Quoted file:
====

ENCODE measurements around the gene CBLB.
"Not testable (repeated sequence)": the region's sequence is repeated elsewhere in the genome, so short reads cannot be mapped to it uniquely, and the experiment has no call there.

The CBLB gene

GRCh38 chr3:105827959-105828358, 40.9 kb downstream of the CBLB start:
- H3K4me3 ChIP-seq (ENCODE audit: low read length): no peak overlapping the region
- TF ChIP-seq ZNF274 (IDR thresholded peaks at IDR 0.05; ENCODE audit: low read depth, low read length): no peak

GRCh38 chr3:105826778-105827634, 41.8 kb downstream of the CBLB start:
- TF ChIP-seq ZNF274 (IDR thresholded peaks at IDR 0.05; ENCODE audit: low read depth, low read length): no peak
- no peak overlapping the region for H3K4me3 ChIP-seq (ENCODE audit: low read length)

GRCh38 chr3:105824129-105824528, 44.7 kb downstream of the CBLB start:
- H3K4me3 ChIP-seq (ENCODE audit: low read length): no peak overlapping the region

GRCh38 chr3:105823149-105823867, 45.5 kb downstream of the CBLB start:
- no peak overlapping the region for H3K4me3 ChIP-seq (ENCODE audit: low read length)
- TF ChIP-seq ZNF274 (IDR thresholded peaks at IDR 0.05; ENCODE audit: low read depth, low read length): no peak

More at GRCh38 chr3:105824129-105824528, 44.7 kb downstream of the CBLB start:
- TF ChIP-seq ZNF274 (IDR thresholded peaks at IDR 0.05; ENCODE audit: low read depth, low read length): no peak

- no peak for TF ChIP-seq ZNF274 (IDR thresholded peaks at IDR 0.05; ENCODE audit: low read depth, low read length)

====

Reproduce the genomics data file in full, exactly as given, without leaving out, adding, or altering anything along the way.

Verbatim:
ENCODE measurements around the gene CBLB.
"Not testable (repeated sequence)": the region's sequence is repeated elsewhere in the genome, so short reads cannot be mapped to it uniquely, and the experiment has no call there.

The CBLB gene

GRCh38 chr3:105827959-105828358, 40.9 kb downstream of the CBLB start:
- H3K4me3 ChIP-seq (ENCODE audit: low read length): no peak overlapping the region
- TF ChIP-seq ZNF274 (IDR thresholded peaks at IDR 0.05; ENCODE audit: low read depth, low read length): no peak

GRCh38 chr3:105826778-105827634, 41.8 kb downstream of the CBLB start:
- TF ChIP-seq ZNF274 (IDR thresholded peaks at IDR 0.05; ENCODE audit: low read depth, low read length): no peak
- no peak overlapping the region for H3K4me3 ChIP-seq (ENCODE audit: low read length)

GRCh38 chr3:105824129-105824528, 44.7 kb downstream of the CBLB start:
- H3K4me3 ChIP-seq (ENCODE audit: low read length): no peak overlapping the region

GRCh38 chr3:105823149-105823867, 45.5 kb downstream of the CBLB start:
- no peak overlapping the region for H3K4me3 ChIP-seq (ENCODE audit: low read length)
- TF ChIP-seq ZNF274 (IDR thresholded peaks at IDR 0.05; ENCODE audit: low read depth, low read length): no peak

More at GRCh38 chr3:105824129-105824528, 44.7 kb downstream of the CBLB start:
- TF ChIP-seq ZNF274 (IDR thresholded peaks at IDR 0.05; ENCODE audit: low read depth, low read length): no peak

- no peak for TF ChIP-seq ZNF274 (IDR thresholded peaks at IDR 0.05; ENCODE audit: low read depth, low read length)